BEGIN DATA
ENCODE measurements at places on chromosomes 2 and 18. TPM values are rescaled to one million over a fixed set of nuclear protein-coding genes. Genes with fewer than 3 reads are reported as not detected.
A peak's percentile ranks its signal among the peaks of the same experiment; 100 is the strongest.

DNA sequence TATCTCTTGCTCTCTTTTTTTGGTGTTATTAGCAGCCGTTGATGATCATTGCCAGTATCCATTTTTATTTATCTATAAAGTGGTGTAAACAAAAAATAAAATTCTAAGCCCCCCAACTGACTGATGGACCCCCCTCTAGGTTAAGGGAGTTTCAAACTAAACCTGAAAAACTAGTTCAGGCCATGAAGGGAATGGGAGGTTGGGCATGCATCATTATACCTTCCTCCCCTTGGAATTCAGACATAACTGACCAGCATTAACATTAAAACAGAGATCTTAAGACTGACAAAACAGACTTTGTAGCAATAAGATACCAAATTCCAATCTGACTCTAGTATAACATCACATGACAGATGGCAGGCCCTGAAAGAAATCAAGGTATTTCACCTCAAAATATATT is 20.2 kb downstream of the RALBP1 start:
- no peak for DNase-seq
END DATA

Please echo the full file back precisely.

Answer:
ENCODE measurements at places on chromosomes 2 and 18. TPM values are rescaled to one million over a fixed set of nuclear protein-coding genes. Genes with fewer than 3 reads are reported as not detected.
A peak's percentile ranks its signal among the peaks of the same experiment; 100 is the strongest.

DNA sequence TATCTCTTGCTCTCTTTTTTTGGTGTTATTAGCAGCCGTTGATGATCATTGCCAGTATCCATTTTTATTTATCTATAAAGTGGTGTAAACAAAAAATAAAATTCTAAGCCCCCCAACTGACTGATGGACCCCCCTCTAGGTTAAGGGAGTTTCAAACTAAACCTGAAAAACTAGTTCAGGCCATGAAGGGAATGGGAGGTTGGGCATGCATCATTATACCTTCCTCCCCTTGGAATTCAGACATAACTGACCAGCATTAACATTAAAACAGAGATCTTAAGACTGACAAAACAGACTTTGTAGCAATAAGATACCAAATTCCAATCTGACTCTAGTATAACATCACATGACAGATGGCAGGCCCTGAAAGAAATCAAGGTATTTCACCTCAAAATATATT is 20.2 kb downstream of the RALBP1 start:
- no peak for DNase-seq